__LOCALS__The good thing in those countries was that the people thought I was a rather poor tourist, because I arrived on a bike. If I would have money, I would go by car is what they think. So, they don’t know the value of the bike. The reactions of the people were very different. In most countries, especially in Africa, they were just incredibly friendly. They were curious. Everyone wanted to talk to me. A lot of people actually speak English in Africa. They were very hospitable people. They would wave at me and ask if I was a bit crazy, what I was doing there, but in a very positive way. The only exception was Ethiopia. In Ethiopia, the older people are super nice and most children too. But there are a lot of children that throw stones at cyclists. And there are children everywhere. Ethiopia is highly overpopulated, so when you’re cycling, there is always a group of children running after you, and some of them throw stones at you—big stones sometimes. That’s not fun.
__RUSSIA__Russia gets nice in the east, but the European part of Russia is hell for cycling. The small roads are in very bad condition. You can’t take them if you are on a record hunt. And the intermediate roads are suicide roads, because they have no shoulder, and the trucks pass you at full speed at a distance of 10 cm. So the safest option is actually to go on the biggest highway that you can find, but that’s really not fun. You have a shoulder, but you’re nonstop on a highway, with the trucks passing you at full speed all the time. Russia is just a country that you want to get out of as fast as you can.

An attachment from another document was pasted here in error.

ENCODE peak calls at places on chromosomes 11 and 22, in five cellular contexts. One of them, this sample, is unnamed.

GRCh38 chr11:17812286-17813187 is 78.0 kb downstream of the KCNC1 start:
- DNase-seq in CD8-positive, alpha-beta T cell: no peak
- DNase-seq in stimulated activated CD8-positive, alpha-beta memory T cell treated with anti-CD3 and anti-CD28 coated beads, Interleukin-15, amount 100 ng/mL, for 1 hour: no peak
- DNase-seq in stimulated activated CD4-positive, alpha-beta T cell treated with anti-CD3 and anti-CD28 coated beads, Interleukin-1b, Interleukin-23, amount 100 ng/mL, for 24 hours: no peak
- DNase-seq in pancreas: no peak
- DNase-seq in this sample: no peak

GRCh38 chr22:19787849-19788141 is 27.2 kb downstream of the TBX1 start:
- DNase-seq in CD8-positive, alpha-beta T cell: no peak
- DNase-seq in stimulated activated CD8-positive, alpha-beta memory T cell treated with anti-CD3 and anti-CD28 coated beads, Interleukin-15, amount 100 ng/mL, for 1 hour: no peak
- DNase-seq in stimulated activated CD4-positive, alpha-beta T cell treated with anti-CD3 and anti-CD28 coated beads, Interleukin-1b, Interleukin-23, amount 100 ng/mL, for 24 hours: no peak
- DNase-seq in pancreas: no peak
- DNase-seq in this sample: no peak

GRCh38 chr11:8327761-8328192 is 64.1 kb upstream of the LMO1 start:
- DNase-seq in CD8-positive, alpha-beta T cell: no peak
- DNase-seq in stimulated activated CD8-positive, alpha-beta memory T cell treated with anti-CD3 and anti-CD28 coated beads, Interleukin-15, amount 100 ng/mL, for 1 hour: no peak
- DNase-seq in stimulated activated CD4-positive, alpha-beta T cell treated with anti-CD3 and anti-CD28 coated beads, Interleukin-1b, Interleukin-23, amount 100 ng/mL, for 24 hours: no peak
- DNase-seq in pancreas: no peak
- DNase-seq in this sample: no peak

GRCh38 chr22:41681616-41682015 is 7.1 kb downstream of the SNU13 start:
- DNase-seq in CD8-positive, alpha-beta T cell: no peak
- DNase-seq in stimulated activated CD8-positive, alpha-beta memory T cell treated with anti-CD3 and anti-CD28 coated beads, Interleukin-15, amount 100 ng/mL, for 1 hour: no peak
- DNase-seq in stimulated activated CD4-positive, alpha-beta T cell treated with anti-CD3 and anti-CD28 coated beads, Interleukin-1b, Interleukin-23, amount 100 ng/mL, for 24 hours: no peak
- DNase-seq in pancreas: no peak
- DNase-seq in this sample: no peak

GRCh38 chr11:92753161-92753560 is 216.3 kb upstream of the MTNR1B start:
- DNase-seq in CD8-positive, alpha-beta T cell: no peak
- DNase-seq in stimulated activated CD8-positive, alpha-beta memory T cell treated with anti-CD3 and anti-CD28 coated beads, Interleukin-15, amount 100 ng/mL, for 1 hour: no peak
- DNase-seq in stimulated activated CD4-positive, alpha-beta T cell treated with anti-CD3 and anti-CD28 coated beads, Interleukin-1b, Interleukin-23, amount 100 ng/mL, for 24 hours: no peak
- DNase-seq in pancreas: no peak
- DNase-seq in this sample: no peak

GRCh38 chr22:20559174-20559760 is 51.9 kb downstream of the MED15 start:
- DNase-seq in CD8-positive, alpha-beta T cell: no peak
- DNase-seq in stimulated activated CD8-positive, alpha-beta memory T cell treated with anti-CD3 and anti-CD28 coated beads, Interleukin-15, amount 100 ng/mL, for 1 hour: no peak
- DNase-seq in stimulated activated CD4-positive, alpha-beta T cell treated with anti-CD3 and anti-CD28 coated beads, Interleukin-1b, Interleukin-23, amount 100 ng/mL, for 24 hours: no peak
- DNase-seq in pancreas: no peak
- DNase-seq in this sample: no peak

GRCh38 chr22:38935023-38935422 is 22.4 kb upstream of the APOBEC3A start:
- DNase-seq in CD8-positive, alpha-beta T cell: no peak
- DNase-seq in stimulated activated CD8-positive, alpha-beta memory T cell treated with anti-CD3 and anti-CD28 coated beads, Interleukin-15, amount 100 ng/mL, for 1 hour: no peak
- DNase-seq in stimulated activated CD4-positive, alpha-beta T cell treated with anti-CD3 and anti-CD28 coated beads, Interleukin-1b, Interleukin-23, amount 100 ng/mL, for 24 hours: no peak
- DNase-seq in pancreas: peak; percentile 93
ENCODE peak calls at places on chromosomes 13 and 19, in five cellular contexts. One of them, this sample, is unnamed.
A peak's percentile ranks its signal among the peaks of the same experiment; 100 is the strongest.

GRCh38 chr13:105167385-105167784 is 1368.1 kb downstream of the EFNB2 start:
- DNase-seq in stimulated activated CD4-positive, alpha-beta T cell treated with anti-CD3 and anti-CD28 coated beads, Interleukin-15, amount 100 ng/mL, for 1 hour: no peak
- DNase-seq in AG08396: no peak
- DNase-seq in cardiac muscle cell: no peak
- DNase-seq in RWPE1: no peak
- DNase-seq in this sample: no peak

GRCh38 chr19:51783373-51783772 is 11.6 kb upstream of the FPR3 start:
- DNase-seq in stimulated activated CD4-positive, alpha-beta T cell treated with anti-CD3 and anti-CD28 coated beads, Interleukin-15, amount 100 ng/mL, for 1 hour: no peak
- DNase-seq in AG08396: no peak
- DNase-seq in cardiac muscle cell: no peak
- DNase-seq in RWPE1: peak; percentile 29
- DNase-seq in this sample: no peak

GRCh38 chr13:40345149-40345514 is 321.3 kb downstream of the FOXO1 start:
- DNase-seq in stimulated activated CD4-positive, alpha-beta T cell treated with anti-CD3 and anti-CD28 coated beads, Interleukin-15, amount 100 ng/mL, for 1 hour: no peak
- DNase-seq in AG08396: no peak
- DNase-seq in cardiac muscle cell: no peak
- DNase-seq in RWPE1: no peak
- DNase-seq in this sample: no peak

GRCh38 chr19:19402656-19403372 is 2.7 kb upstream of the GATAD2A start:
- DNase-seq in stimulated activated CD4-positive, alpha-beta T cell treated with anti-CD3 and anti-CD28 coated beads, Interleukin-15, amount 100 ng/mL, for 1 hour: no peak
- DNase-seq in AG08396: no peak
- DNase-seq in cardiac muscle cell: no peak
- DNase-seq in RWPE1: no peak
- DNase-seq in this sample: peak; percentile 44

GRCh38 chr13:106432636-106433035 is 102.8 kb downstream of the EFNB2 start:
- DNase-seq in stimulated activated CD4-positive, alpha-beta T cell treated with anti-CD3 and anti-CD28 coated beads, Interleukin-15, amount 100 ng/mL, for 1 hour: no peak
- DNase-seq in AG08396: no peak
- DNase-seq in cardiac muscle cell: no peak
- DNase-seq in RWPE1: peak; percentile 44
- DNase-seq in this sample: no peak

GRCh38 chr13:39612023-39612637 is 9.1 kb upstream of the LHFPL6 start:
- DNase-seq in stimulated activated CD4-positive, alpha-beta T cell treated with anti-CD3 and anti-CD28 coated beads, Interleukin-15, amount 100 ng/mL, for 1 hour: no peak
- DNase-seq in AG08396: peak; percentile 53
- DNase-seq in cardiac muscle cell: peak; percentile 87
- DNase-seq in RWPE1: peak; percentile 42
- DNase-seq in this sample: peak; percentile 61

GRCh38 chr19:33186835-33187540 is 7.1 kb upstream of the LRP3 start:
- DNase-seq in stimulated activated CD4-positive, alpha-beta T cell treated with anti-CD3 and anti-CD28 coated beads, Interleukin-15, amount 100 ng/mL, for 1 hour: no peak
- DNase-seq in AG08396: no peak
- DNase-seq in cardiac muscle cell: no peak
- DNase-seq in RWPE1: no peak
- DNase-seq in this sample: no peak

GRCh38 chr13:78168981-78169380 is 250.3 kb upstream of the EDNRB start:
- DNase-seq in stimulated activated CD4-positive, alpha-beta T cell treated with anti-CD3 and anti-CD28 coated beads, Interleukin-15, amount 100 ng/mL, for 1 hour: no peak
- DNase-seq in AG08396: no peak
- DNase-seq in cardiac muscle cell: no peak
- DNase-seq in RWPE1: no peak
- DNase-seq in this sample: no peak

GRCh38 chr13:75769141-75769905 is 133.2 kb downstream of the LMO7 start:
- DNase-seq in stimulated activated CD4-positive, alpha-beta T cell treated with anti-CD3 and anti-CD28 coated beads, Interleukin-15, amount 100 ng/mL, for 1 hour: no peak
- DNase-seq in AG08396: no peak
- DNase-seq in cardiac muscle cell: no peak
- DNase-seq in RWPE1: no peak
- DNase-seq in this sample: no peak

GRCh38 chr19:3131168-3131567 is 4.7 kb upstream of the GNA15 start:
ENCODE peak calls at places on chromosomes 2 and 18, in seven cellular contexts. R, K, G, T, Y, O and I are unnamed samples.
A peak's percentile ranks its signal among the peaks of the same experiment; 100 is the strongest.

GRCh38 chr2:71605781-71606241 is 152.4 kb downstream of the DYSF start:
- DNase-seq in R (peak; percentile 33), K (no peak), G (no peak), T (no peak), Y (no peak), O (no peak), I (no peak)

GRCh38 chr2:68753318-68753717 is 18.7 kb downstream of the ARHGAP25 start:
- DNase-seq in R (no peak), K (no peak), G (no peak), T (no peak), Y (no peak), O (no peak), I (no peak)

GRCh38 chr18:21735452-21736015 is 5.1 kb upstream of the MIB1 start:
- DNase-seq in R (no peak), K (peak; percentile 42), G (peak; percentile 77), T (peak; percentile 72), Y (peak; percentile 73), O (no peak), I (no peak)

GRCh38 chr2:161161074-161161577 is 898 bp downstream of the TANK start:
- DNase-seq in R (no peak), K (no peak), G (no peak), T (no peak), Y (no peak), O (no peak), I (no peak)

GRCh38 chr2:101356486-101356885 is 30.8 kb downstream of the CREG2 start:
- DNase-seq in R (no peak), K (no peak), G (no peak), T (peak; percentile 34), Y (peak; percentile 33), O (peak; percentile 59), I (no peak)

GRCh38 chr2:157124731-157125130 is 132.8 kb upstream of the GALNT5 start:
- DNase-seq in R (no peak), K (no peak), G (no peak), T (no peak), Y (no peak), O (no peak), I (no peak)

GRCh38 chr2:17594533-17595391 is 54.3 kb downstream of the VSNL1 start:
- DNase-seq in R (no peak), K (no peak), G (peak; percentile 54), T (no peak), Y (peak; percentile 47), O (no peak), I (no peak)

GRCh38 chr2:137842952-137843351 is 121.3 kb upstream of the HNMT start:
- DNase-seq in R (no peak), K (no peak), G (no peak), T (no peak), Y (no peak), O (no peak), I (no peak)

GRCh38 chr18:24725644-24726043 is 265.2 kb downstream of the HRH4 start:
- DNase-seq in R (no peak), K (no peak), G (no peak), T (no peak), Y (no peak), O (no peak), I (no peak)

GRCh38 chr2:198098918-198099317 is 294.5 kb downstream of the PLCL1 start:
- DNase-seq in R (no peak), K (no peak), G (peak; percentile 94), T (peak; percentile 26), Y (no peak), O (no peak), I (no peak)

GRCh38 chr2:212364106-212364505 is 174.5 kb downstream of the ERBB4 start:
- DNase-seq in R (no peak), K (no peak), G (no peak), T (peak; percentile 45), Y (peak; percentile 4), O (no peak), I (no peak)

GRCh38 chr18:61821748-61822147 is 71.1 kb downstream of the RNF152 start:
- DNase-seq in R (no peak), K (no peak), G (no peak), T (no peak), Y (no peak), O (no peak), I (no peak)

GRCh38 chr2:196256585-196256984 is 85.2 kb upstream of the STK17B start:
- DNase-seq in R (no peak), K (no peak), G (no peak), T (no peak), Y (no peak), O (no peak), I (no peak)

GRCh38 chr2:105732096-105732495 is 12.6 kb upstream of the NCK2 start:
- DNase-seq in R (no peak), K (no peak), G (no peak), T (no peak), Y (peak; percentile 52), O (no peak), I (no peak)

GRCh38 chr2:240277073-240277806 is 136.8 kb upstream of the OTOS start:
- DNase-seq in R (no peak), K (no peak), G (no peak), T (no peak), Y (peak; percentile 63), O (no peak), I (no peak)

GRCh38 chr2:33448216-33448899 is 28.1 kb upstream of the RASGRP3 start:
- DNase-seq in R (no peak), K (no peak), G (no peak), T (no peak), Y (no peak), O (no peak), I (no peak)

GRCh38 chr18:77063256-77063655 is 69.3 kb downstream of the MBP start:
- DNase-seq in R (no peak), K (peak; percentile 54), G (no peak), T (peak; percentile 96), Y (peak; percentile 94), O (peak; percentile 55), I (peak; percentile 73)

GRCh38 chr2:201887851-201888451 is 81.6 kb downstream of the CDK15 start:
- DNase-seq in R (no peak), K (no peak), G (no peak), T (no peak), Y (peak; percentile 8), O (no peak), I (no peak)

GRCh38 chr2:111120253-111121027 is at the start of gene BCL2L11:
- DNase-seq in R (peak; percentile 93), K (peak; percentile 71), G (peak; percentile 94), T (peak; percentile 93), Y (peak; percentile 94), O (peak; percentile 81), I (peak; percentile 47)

__FAMILY AND FRIENDS__The only person I really keep in contact with on the road is my dad. I talk to him every two or three days for a few minutes, and I send him updates every evening. But he is the only person, because I don’t have time otherwise.
My friends and family still think I’m a bit crazy, but they support me and they know that I can do it. Beforehand, a lot of people do say, like, are you sure that you want to go to those countries? They aren’t very well known for safety and infrastructure and those sorts of things.
__WHAT’S NEXT__Right now, I am very happy to be off the bike for a few weeks. I came back to Germany a few days ago. So now I have some speeches and media stuff, and in two weeks I fly to Brazil for five weeks of hammock and margaritas, and then I’ll start thinking about the next project. It is a world first. No one has ever done it before. It’s set for July next year, and I can only say that it is much, much longer and harder than what I have done so far, but it is top secret at the moment. It’s absolutely crazy.